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I just started to learn injection techniques in Linux and want to write a simple program to inject a shared library into a running process. (the library will simply print a string.) However, after a couple of hours research, I couldn't find any complete example. Well, I did figure out I probably need to use ptrace() to pause the process and inject the contents, but not sure how to load the library into the memory space of target process and relocation stuff in C code. Does anyone know any good resources or working examples for shared library injection? (Of course, I know there might be some existing libraries like hotpatch I can use to make injection much easier but that's not what I want)

And if anyone can write some pseudo code or give me an example, I will appreciate it. Thanks.

PS: I am not asking about LD_PRELOAD trick.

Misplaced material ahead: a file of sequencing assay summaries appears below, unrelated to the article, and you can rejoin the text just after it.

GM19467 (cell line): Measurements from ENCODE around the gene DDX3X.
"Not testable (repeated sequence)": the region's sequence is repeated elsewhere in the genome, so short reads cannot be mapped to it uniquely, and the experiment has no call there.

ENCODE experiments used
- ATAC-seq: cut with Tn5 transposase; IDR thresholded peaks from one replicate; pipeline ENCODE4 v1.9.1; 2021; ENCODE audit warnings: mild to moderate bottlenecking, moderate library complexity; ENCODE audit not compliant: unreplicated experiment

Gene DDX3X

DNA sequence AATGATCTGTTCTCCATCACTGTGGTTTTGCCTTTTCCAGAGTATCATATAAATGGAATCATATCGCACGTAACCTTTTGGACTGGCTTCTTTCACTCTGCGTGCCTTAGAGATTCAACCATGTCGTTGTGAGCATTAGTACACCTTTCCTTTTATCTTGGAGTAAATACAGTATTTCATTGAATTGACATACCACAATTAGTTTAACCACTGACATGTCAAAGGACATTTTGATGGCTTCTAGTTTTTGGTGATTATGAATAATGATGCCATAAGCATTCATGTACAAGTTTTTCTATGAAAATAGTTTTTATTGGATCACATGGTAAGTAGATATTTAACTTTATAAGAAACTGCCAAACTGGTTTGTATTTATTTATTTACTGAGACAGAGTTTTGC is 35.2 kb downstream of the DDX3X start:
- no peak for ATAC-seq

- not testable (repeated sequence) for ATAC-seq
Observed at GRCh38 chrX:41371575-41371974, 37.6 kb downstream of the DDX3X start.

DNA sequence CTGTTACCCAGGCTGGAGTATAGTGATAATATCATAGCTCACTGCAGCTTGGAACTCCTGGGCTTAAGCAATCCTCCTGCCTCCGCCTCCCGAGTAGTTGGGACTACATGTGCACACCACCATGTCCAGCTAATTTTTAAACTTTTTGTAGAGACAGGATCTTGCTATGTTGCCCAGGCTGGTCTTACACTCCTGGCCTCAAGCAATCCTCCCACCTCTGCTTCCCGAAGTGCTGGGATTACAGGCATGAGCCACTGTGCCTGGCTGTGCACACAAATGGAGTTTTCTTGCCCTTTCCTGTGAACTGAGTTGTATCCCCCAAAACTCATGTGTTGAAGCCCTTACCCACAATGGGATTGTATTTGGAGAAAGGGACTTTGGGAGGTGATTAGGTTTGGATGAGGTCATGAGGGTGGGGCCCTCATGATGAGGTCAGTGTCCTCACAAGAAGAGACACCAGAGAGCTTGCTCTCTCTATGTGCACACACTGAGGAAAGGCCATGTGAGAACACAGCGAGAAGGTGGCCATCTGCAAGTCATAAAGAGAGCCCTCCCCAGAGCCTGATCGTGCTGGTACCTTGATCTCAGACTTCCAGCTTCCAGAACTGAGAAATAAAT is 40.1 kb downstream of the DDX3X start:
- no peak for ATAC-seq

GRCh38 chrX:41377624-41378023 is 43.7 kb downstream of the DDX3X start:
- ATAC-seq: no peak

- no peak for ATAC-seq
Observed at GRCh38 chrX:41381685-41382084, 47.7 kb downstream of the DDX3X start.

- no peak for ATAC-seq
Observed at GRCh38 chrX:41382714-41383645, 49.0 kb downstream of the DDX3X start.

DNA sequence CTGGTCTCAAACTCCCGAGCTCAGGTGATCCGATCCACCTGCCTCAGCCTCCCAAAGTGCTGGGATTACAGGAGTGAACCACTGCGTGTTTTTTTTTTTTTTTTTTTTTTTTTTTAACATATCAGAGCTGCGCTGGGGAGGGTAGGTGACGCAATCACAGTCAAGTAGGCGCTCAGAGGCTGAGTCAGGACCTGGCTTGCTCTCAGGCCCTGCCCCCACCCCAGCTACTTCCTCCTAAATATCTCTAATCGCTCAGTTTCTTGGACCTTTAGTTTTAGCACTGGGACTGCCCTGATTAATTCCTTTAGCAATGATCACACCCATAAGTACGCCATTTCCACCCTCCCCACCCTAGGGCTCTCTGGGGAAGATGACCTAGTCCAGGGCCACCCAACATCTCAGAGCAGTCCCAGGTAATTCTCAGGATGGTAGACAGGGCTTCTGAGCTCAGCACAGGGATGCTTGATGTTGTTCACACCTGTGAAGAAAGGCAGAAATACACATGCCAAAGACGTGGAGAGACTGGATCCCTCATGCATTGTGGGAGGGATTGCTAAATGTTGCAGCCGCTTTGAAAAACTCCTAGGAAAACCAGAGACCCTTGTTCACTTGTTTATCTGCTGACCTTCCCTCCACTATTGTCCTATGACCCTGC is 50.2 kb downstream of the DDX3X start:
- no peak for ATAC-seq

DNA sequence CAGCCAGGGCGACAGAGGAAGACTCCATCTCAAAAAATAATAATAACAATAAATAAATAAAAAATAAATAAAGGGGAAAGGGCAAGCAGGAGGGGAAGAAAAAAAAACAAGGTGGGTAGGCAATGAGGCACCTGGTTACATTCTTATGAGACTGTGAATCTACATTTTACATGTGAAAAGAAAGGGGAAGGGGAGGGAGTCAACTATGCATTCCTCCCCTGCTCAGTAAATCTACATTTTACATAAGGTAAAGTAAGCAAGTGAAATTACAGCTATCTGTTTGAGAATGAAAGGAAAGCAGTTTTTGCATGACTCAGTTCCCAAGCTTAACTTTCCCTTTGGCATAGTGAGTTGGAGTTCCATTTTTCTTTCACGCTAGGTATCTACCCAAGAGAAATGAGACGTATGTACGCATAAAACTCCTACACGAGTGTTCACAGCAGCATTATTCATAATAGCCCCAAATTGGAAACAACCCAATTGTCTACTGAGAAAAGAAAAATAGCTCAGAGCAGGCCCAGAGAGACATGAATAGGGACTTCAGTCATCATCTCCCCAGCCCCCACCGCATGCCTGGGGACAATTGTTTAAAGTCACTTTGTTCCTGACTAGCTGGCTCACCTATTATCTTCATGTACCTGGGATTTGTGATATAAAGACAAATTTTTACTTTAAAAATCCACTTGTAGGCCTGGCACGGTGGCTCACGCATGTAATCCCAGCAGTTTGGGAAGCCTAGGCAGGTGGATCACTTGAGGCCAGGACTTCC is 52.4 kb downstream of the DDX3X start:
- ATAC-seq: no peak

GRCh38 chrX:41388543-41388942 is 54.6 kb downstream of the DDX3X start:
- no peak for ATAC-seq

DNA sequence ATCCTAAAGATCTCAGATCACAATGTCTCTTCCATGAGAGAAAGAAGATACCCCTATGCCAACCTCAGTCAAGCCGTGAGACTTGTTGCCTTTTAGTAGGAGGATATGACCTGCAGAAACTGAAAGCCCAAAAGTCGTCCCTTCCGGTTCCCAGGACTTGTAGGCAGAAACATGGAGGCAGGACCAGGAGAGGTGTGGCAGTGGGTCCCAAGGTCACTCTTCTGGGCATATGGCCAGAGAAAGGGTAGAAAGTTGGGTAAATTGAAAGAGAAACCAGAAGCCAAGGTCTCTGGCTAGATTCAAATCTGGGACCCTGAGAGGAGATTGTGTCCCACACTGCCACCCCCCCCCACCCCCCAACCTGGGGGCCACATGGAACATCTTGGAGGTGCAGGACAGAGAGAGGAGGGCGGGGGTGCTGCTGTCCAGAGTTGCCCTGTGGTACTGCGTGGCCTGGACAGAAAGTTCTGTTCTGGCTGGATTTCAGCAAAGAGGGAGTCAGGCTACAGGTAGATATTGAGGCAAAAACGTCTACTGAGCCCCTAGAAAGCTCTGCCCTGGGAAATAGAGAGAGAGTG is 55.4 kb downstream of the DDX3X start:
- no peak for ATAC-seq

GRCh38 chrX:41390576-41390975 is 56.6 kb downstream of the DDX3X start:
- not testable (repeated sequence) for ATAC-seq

• Do you know about "LD_PRELOAD" trick? Maybe it suffices your needs? – André Puel Jun 22 '14 at 20:19
  • if you are able to execute arbitrary code through some sort of trampoline or overflow... then you can dlopen/dlload a library function... but your exploit depends on where you are... otherwise you could look at overlaying an image... but this is all very dependent on your env. – Grady Player Jun 22 '14 at 20:19
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    I'm still not sure why you can't just use dlopen() and dlsym(). – csnate Jun 22 '14 at 20:21
  • My mistake. Never mind. dlopen() is working. I just wonder how to load it into process's mem space and reallocate library's functions so that they can be executed after resuming the process. – user1726119 Jun 22 '14 at 21:36
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The "LD_PRELOAD trick" André Puel mentioned in a comment to the original question, is no trick, really. It is the standard method of adding functionality -- or more commonly, interposing existing functionality -- in a dynamically-linked process. It is standard functionality provided by ld.so, the Linux dynamic linker.

The Linux dynamic linker is controlled by environment variables (and configuration files); LD_PRELOAD is simply an environment variable that provides a list of dynamic libraries that should be linked against each process. (You could also add the library to /etc/ld.so.preload, in which case it is automatically loaded for every binary, regardless of the LD_PRELOAD environment variable.)